Actions speak louder than words in dealings with Japan
The organization founded in 2000 has awarded a total of 230 billion won to about 10,000 students, most of who are studying science and industrial technology. Last month, the honorary chairman sent 250 million won as a year’s worth of research funds to the Seoul National University Institute of Japanese Studies after coming across a report from the JoongAng Ilbo that government funding for the institute came to a halt a year ago.
“We can only surpass Japan if we know it well,” Lee said, adding that he gave the financial support to the Japanese studies institute for the same reason. Lee is also a real witness of Korea’s modern history. Having lived almost a century, he was a victim of forced labor during the Japanese occupation of Korea from 1910 to 1945 and was at death’s door during the Pacific War.
During his time at Samyoung Chemical, Lee focused on making products and competing against Japanese companies.
Below are edited excerpts of the JoongAng Ilbo’s interview with Lee on July 30.
Q. You are 97 in Korean age this year, but you still look very well.
A. The doctor said I could live another 10 years. But even if I do live longer, I have to stay healthy, and what meaningful things I do in that time is important.
The Kwanjeong Educational Foundation provided 250 million won to the Seoul National University Institute of Japanese Studies. What is the meaning behind this support?
If you know your enemy and yourself, you can win every battle. If we are trying to surpass Japan, we should know about Japan. There are some people who think they know about Japan well and mock the country, citing historical and moral superiority. And that is why I think our study of Japan is lacking. If we are trying to beat Japan, we need to comprehensively research Japan’s past, present and future to be a step ahead. The Seoul National University Institute of Japanese Studies does that work, and when I heard government funding was cut for the institute, I thought I should instead support with funds.
What do you expect from the Institute of Japanese Studies?
Of course the institute should prepare ideas for problems in the near future, but I also want the institute to focus on research projects that help the country prepare medium- and long-term strategies to overcome the recent crisis.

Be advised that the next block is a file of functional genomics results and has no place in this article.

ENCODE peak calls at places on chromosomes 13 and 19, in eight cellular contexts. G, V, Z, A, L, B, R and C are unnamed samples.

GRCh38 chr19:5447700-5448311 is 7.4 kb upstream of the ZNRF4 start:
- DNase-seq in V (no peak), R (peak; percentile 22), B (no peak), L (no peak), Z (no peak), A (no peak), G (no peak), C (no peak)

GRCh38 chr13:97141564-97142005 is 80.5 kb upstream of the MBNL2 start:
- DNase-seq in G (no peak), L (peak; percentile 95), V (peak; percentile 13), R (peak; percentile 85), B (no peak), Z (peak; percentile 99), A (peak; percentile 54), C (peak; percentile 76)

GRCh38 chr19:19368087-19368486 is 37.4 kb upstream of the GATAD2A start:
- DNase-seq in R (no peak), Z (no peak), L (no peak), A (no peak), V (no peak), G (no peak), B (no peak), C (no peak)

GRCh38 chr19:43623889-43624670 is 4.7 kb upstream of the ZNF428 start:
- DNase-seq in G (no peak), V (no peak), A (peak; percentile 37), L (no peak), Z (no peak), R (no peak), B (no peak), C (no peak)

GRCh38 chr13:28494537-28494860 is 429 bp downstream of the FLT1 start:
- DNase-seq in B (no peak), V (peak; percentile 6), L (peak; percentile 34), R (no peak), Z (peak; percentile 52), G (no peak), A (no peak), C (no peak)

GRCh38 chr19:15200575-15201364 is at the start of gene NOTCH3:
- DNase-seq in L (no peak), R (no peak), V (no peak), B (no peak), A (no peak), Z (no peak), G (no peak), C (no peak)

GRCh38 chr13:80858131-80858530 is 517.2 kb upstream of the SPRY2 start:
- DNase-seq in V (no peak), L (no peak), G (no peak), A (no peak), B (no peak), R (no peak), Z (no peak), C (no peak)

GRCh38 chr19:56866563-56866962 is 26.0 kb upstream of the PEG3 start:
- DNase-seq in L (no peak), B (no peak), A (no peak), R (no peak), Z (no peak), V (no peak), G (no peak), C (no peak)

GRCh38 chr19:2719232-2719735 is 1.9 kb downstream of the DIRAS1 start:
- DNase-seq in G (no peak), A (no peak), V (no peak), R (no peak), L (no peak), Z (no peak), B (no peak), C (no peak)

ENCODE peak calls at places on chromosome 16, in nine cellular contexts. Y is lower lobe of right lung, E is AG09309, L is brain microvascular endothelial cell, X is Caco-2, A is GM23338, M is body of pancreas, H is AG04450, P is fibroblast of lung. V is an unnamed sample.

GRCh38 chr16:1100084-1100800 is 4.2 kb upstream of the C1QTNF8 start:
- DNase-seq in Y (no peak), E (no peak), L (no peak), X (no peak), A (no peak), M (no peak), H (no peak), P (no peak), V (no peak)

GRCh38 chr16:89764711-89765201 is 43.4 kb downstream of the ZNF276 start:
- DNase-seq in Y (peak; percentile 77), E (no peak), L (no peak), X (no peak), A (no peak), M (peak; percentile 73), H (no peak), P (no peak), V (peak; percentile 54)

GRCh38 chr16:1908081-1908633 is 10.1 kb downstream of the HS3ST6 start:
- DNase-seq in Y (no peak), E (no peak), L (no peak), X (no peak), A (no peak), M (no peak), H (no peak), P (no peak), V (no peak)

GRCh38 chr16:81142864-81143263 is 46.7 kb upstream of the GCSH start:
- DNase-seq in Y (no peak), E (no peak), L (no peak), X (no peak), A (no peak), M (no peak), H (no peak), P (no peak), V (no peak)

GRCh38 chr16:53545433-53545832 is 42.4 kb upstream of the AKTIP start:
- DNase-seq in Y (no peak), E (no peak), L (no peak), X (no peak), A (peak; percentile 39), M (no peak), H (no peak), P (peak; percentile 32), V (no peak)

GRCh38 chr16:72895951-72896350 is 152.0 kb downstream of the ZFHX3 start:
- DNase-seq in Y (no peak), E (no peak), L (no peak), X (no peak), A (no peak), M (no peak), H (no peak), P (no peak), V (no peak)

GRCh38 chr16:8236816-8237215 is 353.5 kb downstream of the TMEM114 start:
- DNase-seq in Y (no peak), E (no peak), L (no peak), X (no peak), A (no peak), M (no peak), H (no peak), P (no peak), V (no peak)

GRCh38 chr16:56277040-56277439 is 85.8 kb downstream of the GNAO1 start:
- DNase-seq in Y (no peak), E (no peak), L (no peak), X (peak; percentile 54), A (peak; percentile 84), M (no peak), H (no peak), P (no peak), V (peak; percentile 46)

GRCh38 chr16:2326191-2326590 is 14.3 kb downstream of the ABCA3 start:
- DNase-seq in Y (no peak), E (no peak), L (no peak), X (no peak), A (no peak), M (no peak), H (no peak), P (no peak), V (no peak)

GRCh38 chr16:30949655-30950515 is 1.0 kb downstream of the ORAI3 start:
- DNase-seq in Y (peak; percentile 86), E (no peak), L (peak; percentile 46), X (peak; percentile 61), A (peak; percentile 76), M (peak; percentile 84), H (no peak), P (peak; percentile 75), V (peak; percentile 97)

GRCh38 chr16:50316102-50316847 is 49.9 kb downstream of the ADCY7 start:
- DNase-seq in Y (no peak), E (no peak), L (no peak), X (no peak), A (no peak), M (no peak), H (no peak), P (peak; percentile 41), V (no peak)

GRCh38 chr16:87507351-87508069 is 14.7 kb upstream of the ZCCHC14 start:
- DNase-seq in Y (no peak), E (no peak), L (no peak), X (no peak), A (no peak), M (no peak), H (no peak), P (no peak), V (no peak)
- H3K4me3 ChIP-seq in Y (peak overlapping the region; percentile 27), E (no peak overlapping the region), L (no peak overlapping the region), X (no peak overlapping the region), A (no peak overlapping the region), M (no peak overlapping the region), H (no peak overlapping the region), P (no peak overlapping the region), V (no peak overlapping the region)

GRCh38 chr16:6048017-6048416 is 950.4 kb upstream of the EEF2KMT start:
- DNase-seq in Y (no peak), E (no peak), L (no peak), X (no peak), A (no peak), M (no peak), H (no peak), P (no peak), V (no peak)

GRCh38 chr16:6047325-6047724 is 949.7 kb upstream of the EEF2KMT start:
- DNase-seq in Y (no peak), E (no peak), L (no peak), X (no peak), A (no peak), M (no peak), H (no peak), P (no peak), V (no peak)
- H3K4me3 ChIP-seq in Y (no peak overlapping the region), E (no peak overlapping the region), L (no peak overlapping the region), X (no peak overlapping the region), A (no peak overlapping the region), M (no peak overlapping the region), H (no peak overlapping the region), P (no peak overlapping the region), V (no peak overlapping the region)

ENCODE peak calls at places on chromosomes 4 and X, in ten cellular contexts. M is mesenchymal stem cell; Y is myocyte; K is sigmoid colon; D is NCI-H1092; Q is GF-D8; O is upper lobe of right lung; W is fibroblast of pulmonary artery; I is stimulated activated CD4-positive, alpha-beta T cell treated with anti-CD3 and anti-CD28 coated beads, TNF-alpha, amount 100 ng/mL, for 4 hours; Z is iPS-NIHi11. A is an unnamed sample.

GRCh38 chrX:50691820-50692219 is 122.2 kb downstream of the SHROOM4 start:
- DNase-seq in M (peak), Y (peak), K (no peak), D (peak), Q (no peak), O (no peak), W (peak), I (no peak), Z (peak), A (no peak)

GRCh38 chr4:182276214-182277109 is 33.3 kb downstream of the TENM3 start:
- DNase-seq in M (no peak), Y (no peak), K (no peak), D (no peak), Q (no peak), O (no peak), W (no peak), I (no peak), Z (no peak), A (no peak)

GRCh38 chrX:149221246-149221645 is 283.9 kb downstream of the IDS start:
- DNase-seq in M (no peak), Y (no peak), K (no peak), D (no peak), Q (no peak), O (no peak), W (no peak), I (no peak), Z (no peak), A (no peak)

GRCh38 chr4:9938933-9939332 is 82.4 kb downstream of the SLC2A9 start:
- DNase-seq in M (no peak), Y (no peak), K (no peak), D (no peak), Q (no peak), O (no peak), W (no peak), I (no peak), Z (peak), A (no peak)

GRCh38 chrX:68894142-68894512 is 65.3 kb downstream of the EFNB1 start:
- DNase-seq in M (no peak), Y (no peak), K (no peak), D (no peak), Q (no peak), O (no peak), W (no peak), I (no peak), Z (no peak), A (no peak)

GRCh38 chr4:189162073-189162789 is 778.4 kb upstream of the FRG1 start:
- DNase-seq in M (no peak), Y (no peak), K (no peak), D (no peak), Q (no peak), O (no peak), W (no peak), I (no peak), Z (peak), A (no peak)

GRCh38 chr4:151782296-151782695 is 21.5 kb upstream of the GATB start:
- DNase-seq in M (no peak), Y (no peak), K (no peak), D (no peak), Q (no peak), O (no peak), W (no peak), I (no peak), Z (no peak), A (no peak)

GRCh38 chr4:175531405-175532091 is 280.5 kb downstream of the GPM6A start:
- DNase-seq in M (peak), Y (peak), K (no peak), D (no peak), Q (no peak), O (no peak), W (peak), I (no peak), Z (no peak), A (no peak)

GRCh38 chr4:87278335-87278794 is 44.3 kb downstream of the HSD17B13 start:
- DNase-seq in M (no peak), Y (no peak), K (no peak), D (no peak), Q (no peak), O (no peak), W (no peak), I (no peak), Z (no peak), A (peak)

From what I know, your support was for a year’s worth of research funds. Do you plan to continue the support?
Of course. I am considering continuing the support. But I will have to keep an eye on the institute’s progress over the next year.
I realize that you have waged battles against Japanese technologies on the industrial front. What is a way to surpass Japan?
Japanese people don’t stop at imitating others’ works, but they are skilled at moving a step further to make better products. If comparing person by person, Koreans are better than Japanese, but Japanese people are good at fixing themselves on a single project and using it for industrial purposes. That is their power as a group. Therefore, we need to fully grasp what Japanese people are doing so that we don’t stay behind them in industrial power.
Samyoung Chemical has also made industrial materials. Haven’t you competed against Japanese companies in that process?
Samyoung Chemical didn’t stop with making household goods like plastic bins out of petroleum. We kept on moving to create capacitor film, an ultra-thin film used to discharge pulsed power energy and distribute electricity, which is as a core material for electronic products. We learned that a Japanese company imported early technology from the United States to make one, so we quickly made moves to stay in the race. Now, Samyoung Chemical is one of the top three capacitor film makers next to Toray from Japan and Treofan of Germany. Although Japan started restricting exports to Korea, doing that to capacitor film is no use because we are already making it. There must be more materials and products like this.